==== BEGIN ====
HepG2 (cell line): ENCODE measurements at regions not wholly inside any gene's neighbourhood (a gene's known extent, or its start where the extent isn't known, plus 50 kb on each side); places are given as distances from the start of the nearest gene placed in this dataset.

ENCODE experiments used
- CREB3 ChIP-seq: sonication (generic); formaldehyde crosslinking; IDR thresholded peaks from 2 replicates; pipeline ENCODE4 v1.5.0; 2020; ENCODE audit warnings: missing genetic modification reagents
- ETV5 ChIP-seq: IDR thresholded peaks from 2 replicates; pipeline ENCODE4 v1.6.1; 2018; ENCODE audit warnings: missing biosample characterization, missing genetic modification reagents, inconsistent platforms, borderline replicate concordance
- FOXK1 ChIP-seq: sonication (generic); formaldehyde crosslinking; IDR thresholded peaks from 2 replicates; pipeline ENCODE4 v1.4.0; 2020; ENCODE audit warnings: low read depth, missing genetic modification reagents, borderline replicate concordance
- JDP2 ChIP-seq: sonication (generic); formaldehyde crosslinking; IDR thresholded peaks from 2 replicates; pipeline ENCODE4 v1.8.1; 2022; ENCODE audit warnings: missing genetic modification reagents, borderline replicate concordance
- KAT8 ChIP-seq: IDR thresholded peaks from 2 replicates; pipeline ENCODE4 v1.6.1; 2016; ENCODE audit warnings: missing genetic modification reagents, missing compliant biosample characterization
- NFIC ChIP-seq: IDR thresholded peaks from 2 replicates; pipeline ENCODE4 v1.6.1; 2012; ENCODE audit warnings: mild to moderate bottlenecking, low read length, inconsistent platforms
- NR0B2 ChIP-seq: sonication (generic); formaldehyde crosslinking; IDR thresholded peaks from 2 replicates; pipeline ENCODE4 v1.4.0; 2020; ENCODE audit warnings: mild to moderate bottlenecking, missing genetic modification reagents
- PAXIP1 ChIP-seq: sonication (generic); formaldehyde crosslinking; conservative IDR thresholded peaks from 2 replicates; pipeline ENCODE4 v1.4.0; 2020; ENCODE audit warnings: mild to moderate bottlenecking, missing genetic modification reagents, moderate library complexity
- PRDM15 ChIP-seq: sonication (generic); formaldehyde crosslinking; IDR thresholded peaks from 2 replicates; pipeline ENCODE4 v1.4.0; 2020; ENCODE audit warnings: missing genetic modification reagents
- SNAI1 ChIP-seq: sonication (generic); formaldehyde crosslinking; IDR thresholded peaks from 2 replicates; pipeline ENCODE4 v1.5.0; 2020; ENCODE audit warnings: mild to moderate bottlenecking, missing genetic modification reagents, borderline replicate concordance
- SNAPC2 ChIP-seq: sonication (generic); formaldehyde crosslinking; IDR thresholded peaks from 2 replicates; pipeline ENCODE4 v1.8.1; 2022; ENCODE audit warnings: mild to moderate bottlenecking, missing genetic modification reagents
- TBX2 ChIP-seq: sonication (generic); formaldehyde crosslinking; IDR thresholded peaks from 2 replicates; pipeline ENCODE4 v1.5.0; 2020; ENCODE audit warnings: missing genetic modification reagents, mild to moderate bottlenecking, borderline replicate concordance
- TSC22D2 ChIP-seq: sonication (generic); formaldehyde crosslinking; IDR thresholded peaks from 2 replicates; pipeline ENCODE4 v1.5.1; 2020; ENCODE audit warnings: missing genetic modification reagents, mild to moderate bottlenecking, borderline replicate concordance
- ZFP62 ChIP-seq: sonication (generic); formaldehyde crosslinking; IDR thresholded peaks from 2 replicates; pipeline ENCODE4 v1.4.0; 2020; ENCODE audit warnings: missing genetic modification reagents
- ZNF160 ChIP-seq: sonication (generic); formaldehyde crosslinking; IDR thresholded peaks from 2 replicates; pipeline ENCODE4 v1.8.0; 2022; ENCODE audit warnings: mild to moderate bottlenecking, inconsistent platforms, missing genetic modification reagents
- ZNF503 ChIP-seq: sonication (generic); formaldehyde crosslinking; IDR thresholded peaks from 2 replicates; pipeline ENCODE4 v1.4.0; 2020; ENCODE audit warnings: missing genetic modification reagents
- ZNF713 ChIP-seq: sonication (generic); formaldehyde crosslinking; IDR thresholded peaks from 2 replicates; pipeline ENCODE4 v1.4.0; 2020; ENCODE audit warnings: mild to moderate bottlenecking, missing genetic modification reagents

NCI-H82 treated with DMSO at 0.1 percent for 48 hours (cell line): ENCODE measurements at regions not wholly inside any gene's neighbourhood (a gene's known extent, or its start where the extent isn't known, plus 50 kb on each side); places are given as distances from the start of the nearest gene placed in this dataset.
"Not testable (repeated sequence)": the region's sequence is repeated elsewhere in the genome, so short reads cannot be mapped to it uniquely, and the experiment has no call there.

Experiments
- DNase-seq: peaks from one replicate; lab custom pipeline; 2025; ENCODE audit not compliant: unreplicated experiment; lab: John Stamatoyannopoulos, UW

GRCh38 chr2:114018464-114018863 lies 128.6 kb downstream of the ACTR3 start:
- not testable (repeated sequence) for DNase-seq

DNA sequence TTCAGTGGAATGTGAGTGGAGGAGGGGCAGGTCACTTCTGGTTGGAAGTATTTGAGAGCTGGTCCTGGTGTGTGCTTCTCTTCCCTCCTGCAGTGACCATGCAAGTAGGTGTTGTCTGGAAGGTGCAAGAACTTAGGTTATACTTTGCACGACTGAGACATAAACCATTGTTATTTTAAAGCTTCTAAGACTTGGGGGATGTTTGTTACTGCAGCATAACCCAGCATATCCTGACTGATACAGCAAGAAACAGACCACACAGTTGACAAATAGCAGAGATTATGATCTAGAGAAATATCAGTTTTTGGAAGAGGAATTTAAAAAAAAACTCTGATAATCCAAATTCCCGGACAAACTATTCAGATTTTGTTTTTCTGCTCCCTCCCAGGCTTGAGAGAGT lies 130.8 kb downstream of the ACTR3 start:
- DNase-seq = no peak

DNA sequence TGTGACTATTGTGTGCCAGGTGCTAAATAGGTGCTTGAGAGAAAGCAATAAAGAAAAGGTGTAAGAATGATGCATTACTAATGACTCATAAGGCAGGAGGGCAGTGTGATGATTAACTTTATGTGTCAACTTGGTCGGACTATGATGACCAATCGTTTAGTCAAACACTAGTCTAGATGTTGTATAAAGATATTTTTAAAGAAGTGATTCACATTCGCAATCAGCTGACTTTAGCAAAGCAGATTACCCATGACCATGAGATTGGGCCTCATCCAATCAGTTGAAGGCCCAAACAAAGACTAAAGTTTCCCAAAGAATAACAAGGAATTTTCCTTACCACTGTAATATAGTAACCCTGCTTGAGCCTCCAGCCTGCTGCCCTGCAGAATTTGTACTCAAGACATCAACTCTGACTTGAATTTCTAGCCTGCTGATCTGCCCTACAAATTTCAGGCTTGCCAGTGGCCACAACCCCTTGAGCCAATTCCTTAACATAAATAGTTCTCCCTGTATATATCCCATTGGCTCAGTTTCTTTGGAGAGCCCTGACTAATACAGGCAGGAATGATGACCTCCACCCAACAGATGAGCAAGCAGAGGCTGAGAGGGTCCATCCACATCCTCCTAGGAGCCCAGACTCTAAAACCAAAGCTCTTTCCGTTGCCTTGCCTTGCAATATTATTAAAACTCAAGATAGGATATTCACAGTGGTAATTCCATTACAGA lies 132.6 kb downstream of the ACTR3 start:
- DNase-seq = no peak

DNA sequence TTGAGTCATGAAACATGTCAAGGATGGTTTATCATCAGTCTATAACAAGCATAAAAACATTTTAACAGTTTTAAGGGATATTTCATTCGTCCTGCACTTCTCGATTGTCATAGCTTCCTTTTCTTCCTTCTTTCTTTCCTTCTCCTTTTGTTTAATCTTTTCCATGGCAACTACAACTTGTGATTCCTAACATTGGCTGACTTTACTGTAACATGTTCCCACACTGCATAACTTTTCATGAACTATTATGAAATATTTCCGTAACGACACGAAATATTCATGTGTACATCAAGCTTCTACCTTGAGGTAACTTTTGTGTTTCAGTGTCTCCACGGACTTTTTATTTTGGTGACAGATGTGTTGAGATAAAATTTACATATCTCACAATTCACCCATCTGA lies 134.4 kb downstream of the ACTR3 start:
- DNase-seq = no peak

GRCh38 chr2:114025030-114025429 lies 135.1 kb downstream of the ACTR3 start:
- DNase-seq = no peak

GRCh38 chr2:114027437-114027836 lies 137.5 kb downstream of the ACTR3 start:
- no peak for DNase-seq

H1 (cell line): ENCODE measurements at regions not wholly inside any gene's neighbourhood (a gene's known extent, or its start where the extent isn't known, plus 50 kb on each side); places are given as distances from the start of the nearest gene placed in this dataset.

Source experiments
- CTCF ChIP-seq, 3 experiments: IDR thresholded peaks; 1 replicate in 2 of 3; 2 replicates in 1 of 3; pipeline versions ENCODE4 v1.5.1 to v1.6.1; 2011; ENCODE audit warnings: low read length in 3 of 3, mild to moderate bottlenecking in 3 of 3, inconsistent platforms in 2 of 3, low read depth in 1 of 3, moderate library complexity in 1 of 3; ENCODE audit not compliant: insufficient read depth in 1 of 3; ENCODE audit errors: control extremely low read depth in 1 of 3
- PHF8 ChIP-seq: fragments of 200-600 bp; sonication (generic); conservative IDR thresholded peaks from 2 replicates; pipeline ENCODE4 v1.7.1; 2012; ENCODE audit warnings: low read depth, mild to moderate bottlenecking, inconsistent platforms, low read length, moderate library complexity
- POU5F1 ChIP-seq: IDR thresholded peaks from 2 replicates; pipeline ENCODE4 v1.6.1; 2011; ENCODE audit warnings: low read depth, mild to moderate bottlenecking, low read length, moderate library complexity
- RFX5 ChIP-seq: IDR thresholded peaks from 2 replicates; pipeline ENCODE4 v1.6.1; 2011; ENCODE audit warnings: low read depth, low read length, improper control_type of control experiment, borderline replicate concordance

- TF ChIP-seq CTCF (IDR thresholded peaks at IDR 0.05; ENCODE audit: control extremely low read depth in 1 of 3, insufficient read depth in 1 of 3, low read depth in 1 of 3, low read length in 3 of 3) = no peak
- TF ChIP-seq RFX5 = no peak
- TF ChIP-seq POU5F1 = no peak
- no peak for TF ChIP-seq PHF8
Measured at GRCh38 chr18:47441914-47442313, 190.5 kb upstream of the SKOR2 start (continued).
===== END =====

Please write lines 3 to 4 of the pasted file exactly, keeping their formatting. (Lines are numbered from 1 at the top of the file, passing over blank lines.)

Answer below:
- CREB3 ChIP-seq: sonication (generic); formaldehyde crosslinking; IDR thresholded peaks from 2 replicates; pipeline ENCODE4 v1.5.0; 2020; ENCODE audit warnings: missing genetic modification reagents
- ETV5 ChIP-seq: IDR thresholded peaks from 2 replicates; pipeline ENCODE4 v1.6.1; 2018; ENCODE audit warnings: missing biosample characterization, missing genetic modification reagents, inconsistent platforms, borderline replicate concordance